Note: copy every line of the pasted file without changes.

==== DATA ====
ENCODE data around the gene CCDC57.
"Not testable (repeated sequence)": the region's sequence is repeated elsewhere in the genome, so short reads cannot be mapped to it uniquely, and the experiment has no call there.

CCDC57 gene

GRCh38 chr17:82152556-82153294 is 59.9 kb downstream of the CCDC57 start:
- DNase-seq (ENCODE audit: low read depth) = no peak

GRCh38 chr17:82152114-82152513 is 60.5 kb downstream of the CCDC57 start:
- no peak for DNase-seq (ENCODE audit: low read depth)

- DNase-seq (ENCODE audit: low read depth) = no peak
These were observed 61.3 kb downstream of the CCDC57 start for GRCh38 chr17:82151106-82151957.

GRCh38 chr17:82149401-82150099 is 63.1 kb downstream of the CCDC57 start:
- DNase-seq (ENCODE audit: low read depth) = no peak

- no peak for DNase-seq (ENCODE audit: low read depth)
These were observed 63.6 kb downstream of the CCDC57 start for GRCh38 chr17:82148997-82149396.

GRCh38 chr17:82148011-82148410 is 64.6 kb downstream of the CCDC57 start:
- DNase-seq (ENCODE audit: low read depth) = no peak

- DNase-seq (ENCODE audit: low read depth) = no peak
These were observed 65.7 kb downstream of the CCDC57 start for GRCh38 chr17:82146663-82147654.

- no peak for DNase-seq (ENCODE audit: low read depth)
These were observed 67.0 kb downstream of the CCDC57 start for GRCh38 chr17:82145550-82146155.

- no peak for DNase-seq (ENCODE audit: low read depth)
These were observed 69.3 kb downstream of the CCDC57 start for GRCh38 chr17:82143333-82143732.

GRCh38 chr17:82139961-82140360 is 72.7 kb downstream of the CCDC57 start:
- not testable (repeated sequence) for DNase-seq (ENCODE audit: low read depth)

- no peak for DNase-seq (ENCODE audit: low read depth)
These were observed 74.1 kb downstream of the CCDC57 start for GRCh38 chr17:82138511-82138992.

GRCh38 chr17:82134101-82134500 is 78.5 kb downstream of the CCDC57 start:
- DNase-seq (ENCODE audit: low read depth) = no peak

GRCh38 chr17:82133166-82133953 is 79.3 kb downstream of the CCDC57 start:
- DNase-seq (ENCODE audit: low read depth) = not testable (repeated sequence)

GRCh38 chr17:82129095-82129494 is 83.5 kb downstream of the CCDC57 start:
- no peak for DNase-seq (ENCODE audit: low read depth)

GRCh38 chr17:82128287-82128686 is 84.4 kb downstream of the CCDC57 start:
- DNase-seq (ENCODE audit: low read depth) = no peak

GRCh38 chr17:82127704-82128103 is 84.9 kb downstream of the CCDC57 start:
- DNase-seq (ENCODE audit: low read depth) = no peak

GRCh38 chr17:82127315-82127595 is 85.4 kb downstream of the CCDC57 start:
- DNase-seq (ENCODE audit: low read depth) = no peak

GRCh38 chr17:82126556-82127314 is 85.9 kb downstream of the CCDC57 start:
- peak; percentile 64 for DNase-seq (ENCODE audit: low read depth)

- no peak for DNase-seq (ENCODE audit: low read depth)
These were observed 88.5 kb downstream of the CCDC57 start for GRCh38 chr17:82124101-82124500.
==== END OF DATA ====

ENCODE data around the gene CCDC57.
"Not testable (repeated sequence)": the region's sequence is repeated elsewhere in the genome, so short reads cannot be mapped to it uniquely, and the experiment has no call there.

CCDC57 gene

GRCh38 chr17:82152556-82153294 is 59.9 kb downstream of the CCDC57 start:
- DNase-seq (ENCODE audit: low read depth) = no peak

GRCh38 chr17:82152114-82152513 is 60.5 kb downstream of the CCDC57 start:
- no peak for DNase-seq (ENCODE audit: low read depth)

- DNase-seq (ENCODE audit: low read depth) = no peak
These were observed 61.3 kb downstream of the CCDC57 start for GRCh38 chr17:82151106-82151957.

GRCh38 chr17:82149401-82150099 is 63.1 kb downstream of the CCDC57 start:
- DNase-seq (ENCODE audit: low read depth) = no peak

- no peak for DNase-seq (ENCODE audit: low read depth)
These were observed 63.6 kb downstream of the CCDC57 start for GRCh38 chr17:82148997-82149396.

GRCh38 chr17:82148011-82148410 is 64.6 kb downstream of the CCDC57 start:
- DNase-seq (ENCODE audit: low read depth) = no peak

- DNase-seq (ENCODE audit: low read depth) = no peak
These were observed 65.7 kb downstream of the CCDC57 start for GRCh38 chr17:82146663-82147654.

- no peak for DNase-seq (ENCODE audit: low read depth)
These were observed 67.0 kb downstream of the CCDC57 start for GRCh38 chr17:82145550-82146155.

- no peak for DNase-seq (ENCODE audit: low read depth)
These were observed 69.3 kb downstream of the CCDC57 start for GRCh38 chr17:82143333-82143732.

GRCh38 chr17:82139961-82140360 is 72.7 kb downstream of the CCDC57 start:
- not testable (repeated sequence) for DNase-seq (ENCODE audit: low read depth)

- no peak for DNase-seq (ENCODE audit: low read depth)
These were observed 74.1 kb downstream of the CCDC57 start for GRCh38 chr17:82138511-82138992.

GRCh38 chr17:82134101-82134500 is 78.5 kb downstream of the CCDC57 start:
- DNase-seq (ENCODE audit: low read depth) = no peak

GRCh38 chr17:82133166-82133953 is 79.3 kb downstream of the CCDC57 start:
- DNase-seq (ENCODE audit: low read depth) = not testable (repeated sequence)

GRCh38 chr17:82129095-82129494 is 83.5 kb downstream of the CCDC57 start:
- no peak for DNase-seq (ENCODE audit: low read depth)

GRCh38 chr17:82128287-82128686 is 84.4 kb downstream of the CCDC57 start:
- DNase-seq (ENCODE audit: low read depth) = no peak

GRCh38 chr17:82127704-82128103 is 84.9 kb downstream of the CCDC57 start:
- DNase-seq (ENCODE audit: low read depth) = no peak

GRCh38 chr17:82127315-82127595 is 85.4 kb downstream of the CCDC57 start:
- DNase-seq (ENCODE audit: low read depth) = no peak

GRCh38 chr17:82126556-82127314 is 85.9 kb downstream of the CCDC57 start:
- peak; percentile 64 for DNase-seq (ENCODE audit: low read depth)

- no peak for DNase-seq (ENCODE audit: low read depth)
These were observed 88.5 kb downstream of the CCDC57 start for GRCh38 chr17:82124101-82124500.